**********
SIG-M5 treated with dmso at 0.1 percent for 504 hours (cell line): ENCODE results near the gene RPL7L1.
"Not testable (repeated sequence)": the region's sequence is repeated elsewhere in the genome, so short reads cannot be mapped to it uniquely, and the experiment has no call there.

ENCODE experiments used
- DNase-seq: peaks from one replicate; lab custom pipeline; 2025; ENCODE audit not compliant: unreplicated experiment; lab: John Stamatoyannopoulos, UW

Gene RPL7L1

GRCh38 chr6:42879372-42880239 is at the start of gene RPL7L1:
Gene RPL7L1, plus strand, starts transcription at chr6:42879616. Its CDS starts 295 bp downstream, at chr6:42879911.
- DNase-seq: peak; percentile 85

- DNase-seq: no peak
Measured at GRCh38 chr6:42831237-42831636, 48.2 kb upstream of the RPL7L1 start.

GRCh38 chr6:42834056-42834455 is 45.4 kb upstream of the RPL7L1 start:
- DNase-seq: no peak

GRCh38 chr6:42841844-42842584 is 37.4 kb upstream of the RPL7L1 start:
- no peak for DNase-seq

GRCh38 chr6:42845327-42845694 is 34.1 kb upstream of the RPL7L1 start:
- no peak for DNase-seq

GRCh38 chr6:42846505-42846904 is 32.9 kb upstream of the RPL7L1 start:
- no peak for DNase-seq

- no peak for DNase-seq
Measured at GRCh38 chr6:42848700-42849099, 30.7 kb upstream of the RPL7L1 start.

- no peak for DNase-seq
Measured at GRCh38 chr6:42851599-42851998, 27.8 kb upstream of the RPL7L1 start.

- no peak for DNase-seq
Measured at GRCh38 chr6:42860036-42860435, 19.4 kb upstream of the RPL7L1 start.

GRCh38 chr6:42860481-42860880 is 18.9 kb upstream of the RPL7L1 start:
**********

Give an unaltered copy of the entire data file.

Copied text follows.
SIG-M5 treated with dmso at 0.1 percent for 504 hours (cell line): ENCODE results near the gene RPL7L1.
"Not testable (repeated sequence)": the region's sequence is repeated elsewhere in the genome, so short reads cannot be mapped to it uniquely, and the experiment has no call there.

ENCODE experiments used
- DNase-seq: peaks from one replicate; lab custom pipeline; 2025; ENCODE audit not compliant: unreplicated experiment; lab: John Stamatoyannopoulos, UW

Gene RPL7L1

GRCh38 chr6:42879372-42880239 is at the start of gene RPL7L1:
Gene RPL7L1, plus strand, starts transcription at chr6:42879616. Its CDS starts 295 bp downstream, at chr6:42879911.
- DNase-seq: peak; percentile 85

- DNase-seq: no peak
Measured at GRCh38 chr6:42831237-42831636, 48.2 kb upstream of the RPL7L1 start.

GRCh38 chr6:42834056-42834455 is 45.4 kb upstream of the RPL7L1 start:
- DNase-seq: no peak

GRCh38 chr6:42841844-42842584 is 37.4 kb upstream of the RPL7L1 start:
- no peak for DNase-seq

GRCh38 chr6:42845327-42845694 is 34.1 kb upstream of the RPL7L1 start:
- no peak for DNase-seq

GRCh38 chr6:42846505-42846904 is 32.9 kb upstream of the RPL7L1 start:
- no peak for DNase-seq

- no peak for DNase-seq
Measured at GRCh38 chr6:42848700-42849099, 30.7 kb upstream of the RPL7L1 start.

- no peak for DNase-seq
Measured at GRCh38 chr6:42851599-42851998, 27.8 kb upstream of the RPL7L1 start.

- no peak for DNase-seq
Measured at GRCh38 chr6:42860036-42860435, 19.4 kb upstream of the RPL7L1 start.

GRCh38 chr6:42860481-42860880 is 18.9 kb upstream of the RPL7L1 start: